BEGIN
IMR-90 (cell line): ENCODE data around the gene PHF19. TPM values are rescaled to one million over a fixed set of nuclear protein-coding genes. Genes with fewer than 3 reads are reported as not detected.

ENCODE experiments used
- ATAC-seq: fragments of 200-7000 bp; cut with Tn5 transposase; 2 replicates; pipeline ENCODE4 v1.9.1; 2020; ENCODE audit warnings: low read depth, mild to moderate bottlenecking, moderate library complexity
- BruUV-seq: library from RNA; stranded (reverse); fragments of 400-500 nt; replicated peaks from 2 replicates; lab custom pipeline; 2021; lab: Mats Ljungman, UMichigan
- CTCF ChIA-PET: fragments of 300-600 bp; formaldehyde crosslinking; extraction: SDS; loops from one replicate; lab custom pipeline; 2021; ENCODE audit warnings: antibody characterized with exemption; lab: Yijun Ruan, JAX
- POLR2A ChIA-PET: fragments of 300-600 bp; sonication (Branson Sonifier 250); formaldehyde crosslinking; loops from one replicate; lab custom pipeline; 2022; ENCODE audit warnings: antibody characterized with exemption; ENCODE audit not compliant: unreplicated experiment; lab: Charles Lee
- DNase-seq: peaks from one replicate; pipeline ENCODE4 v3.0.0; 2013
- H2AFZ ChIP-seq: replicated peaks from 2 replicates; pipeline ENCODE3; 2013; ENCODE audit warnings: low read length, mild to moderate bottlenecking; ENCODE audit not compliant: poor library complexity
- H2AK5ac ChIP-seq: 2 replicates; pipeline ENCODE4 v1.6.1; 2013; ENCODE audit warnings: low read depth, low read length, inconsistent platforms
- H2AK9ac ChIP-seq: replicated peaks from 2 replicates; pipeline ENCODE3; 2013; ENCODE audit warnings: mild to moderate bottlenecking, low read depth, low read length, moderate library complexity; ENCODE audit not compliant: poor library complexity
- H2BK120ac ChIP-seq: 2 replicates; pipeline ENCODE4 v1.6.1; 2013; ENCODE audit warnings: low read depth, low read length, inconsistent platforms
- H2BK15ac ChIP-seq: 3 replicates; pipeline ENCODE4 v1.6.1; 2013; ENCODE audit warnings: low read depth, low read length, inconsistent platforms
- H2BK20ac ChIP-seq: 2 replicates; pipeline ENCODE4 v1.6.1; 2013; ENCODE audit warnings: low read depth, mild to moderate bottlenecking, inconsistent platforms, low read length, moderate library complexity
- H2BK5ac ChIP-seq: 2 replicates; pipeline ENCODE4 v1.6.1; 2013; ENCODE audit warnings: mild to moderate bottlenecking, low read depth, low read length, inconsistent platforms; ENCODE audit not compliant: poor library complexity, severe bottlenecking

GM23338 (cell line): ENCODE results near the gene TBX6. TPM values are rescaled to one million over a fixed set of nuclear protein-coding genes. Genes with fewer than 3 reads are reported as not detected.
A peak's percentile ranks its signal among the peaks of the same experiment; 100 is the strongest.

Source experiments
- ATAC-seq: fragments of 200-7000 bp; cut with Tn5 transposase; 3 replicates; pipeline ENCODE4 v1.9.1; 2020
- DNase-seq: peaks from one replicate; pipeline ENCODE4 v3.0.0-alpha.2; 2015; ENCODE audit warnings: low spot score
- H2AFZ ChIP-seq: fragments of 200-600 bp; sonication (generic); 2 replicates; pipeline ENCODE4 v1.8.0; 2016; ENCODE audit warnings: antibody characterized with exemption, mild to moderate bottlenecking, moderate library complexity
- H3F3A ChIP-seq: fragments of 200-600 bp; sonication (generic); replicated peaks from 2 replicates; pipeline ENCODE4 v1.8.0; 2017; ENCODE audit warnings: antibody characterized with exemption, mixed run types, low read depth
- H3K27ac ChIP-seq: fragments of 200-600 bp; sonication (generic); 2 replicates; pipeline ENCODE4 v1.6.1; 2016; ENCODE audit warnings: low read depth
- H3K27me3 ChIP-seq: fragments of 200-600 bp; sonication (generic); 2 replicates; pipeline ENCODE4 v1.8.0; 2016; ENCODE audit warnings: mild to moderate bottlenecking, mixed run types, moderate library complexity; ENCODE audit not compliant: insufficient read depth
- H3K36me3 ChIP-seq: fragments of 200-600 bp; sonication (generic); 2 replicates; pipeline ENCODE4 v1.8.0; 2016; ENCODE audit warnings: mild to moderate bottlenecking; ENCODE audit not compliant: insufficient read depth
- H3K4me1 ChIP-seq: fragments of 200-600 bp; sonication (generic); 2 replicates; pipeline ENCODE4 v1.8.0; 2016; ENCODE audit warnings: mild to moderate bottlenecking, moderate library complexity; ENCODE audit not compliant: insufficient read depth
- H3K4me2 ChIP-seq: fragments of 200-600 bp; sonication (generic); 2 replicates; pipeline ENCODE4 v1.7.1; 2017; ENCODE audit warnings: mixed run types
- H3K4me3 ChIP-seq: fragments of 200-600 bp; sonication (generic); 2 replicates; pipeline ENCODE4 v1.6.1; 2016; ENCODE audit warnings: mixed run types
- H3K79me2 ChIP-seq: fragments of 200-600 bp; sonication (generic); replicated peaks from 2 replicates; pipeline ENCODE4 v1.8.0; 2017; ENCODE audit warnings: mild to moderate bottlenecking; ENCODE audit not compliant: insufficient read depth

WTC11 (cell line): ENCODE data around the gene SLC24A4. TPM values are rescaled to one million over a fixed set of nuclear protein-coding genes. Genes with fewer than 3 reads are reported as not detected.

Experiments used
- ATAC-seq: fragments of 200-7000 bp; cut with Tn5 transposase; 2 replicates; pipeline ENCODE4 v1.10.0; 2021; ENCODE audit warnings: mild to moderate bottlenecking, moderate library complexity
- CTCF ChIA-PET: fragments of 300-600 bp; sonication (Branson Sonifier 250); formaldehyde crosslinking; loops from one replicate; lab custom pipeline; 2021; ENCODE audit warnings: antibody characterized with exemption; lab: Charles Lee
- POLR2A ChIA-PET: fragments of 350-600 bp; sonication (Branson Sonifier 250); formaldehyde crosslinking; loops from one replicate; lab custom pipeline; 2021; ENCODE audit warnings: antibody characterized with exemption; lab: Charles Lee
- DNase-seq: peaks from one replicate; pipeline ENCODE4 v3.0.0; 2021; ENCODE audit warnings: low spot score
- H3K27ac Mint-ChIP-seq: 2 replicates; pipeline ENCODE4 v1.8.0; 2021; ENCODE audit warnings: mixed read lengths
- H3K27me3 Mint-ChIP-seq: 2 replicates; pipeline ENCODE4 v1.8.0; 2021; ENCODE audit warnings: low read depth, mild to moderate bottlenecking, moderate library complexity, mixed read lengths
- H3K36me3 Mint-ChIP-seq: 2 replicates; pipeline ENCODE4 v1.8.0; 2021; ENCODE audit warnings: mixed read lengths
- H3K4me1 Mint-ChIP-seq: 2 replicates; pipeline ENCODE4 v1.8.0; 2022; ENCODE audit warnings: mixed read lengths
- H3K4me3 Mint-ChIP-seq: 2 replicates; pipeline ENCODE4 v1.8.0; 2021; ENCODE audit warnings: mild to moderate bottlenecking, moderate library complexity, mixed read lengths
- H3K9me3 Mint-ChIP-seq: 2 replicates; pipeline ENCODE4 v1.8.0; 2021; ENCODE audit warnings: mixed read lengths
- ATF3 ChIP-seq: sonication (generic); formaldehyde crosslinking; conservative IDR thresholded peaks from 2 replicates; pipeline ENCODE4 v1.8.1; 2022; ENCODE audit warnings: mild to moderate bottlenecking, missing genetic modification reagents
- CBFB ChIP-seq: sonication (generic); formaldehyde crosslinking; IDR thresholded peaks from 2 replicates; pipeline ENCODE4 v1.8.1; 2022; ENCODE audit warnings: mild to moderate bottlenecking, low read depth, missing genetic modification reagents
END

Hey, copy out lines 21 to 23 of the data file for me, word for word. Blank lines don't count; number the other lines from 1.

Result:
- H3F3A ChIP-seq: fragments of 200-600 bp; sonication (generic); replicated peaks from 2 replicates; pipeline ENCODE4 v1.8.0; 2017; ENCODE audit warnings: antibody characterized with exemption, mixed run types, low read depth
- H3K27ac ChIP-seq: fragments of 200-600 bp; sonication (generic); 2 replicates; pipeline ENCODE4 v1.6.1; 2016; ENCODE audit warnings: low read depth
- H3K27me3 ChIP-seq: fragments of 200-600 bp; sonication (generic); 2 replicates; pipeline ENCODE4 v1.8.0; 2016; ENCODE audit warnings: mild to moderate bottlenecking, mixed run types, moderate library complexity; ENCODE audit not compliant: insufficient read depth